- Associated Press - Monday, June 6, 2016

BATON ROUGE, La. (AP) - LSU’s Golden Girls are not just 16 coeds who dance at football games.

Since the first one stepped on the field of Tiger Stadium in 1959 as part of the LSU Ballet Corps Dance Line, they’ve been an exceptional group of young women who have gone on to some pretty impressive careers. They are business owners, educators, policy advisers, pharmacists, even a fashion designer.

And 27 of them recently got together for their annual reunion at the home of Kim Dodd. They shared memories with each other and with the 2016-2017 line. They also welcomed graduating team members Elizabeth Babin, of Baton Rouge, who captained last year’s dance team, and Karlee Jones, of Pineville, into the alumnae fold.

“It’s unlike anything else,” said Babin, a biochemistry major who is headed to LSU medical school in New Orleans. “To be a part of Tiger Band and the Golden Girls is so special . I figure I met 31 girls through the four years I was a Golden Girl. It’s something you can only understand if you’ve been in it.”

“It’s the experience of a lifetime,” added Jones, who graduated with a degree in communication disorders and plans to teach. “It taught me how to be a true friend, to be part of something bigger than you . we were part of LSU.”

Glenda Lofton and Shirley Lichtenstein, both of Baton Rouge, were among the first group of Golden Girls who took the field at Tiger Stadium in 1959 and have remained friends throughout the years. In fact, Lichtenstein was in Lofton’s wedding. A third original Golden Girl, Dale Norred, of Houma, also joined the reunion gathering.

The Golden Girls were started by then band director Thomas Tyra. They were called the LSU Ballet Corps Dance Line until 1965.

“I remember the headline in the Morning Advocate, ‘Ballerinas to make debut at LSU,’ ” recalled Lofton. “We stood on the 20-yard line and the stadium announcer introduced us as 16 of the South’s prettiest girls.”

“We were in Life magazine with the football team because LSU had won the National Championship the year before,” added Norred, who did not intend to try out for the ballet corps but ended up there after getting lost on her way to meet a fellow student. “We were also in Sports Illustrated.”

Lichtenstein was first a member of LSU’s majorettes, known as the Tigerettes, but with twirlers on their way out, she auditioned for the newly formed dance line.

“I was one of four Baton Rouge girls that got in,” she recalled. “It was a wonderful experience . it gives you a sense of belonging.”

After graduating, all three of these former Golden Girls became teachers. Lofton got her doctorate in secondary education and, after several years in the classroom, eventually retired from the state Department of Education. Lichtenstein, who taught and retired as a school librarian, has three advanced degrees from LSU. Norred started out in the classroom before she went to work for an oilfield rental company and later for the Terrebonne Consolidated Government.

“Some of my very best friends today are my friends from Golden Girls,” Pamela Matassa told the newest Golden Girls. Matassa majored in mass communications and theater and today works as the marketing manager for GMFS Mortgage Lenders. She also is on the committee that selects the Golden Girls.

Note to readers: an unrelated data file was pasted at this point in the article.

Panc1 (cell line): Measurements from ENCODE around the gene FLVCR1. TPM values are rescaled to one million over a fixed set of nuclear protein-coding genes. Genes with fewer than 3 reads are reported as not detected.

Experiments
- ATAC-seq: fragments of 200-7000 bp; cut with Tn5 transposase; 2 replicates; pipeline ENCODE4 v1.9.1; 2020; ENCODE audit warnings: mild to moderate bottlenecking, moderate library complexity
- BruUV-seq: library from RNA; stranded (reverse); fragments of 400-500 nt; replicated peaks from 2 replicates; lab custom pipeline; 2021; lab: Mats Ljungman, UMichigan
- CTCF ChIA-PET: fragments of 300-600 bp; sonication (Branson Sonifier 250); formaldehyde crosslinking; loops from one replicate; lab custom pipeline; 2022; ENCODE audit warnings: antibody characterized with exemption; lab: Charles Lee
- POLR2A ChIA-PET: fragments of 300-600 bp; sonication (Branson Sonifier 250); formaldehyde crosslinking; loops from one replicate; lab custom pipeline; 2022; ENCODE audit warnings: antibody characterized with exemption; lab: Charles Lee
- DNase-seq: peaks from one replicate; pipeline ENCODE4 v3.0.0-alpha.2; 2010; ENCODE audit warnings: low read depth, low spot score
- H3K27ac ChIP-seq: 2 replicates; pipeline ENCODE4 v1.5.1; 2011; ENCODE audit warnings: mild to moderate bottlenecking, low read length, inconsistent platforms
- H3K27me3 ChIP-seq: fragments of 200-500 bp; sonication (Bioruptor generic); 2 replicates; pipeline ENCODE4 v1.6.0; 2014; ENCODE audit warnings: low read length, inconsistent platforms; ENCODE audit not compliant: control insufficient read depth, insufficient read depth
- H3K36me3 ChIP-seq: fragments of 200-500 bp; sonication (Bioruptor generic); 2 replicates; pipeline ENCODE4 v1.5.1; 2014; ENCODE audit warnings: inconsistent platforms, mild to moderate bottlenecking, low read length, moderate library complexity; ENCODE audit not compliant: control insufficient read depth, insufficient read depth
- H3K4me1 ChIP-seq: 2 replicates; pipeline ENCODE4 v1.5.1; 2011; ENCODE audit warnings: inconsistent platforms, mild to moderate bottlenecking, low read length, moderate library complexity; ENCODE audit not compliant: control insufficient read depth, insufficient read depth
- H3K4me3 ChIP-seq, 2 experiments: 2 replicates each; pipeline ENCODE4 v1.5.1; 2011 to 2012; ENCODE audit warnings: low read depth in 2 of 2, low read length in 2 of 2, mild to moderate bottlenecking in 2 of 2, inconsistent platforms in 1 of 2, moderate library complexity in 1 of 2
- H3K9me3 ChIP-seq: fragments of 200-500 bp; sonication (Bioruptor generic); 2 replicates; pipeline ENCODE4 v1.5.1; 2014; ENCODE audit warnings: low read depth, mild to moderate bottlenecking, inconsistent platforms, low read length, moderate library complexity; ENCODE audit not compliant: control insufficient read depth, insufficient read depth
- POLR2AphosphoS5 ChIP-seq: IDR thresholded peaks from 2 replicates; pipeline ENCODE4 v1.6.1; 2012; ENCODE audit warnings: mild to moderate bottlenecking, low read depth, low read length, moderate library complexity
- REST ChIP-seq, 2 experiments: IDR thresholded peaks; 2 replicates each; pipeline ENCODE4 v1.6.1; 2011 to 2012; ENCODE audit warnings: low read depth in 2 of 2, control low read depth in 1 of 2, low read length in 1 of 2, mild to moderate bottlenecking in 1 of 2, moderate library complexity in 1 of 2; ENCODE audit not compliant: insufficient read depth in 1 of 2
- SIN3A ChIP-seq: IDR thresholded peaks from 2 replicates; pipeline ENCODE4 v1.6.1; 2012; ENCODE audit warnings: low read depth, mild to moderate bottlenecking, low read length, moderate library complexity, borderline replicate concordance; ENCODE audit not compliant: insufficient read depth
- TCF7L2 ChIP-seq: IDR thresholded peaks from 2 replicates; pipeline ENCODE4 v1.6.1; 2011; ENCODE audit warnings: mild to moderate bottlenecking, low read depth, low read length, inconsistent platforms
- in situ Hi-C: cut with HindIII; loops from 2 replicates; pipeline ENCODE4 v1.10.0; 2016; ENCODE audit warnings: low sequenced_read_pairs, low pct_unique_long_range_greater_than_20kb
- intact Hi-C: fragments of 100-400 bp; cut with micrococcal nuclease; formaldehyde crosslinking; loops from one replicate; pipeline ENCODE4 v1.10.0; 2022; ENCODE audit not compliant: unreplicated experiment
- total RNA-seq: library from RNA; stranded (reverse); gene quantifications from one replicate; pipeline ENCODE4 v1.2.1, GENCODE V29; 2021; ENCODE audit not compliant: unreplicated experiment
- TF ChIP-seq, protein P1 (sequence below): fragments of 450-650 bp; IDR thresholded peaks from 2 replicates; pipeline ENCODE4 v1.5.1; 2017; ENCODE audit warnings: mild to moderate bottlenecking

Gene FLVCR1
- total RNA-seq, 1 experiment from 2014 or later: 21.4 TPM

A friend got high school twirler and drum major Connie Cambré, of LaPlace, to try out for Golden Girls in 1968. After graduation, she had a 27-year career as an educator.

Fellow Golden Girl Suzanne Minville, of Reserve, found out about tryouts for the line from her cousin, Smokie Bourgeois of Baton Rouge, who was dating a Golden Girl at the time.

“She encouraged me to try out,” says Minville, who not only taught school but, because of her Golden Girl experience, became the choreographer for the St. John the Baptist Sugar Queen Pageant.

Andie Schexnayder, of Destrehan, was the team captain for the Golden Girls in her senior year. Now retired from her career as a financial adviser, she dances with the Pelican Dance Team.

Another captain, Tari Smith Trosclair, is the owner of Tari’s School of Dance in Baton Rouge. Those who don’t make the line often come to her for instruction before trying out again.

Golden Girl Suzanne Perron graduated from LSU with a degree in fashion design and went on to work for fashion icons Vera Wang and Carolina Herrera before returning home to New Orleans and opening her own design business. Even with all those accomplishments, she’s still introduced as a one-time LSU Golden Girl .

“It’s the most amazing thing I did at LSU,” she said.

“We’re an elite group of ladies,” said Bonnie Baker Richardson, of Baton Rouge, a former Allstar Teacher of the Year. “Some thought we were airheads, but we’re all so very intelligent and humble. Being a Golden Girl was a most wonderful, thrilling experience.”

“Being a Golden Girl is who you have been and who you’ll be,” said Dodd, a former team captain who is president of the Golden Girl alumnae and serves as a senior policy advisor for the Louisiana Senate. “It’s what brought you here.”


Information from: The Advocate, https://theadvocate.com

Copyright © 2018 The Washington Times, LLC.

The Washington Times Comment Policy

The Washington Times is switching its third-party commenting system from Disqus to Spot.IM. You will need to either create an account with Spot.im or if you wish to use your Disqus account look under the Conversation for the link "Have a Disqus Account?". Please read our Comment Policy before commenting.


Click to Read More and View Comments

Click to Hide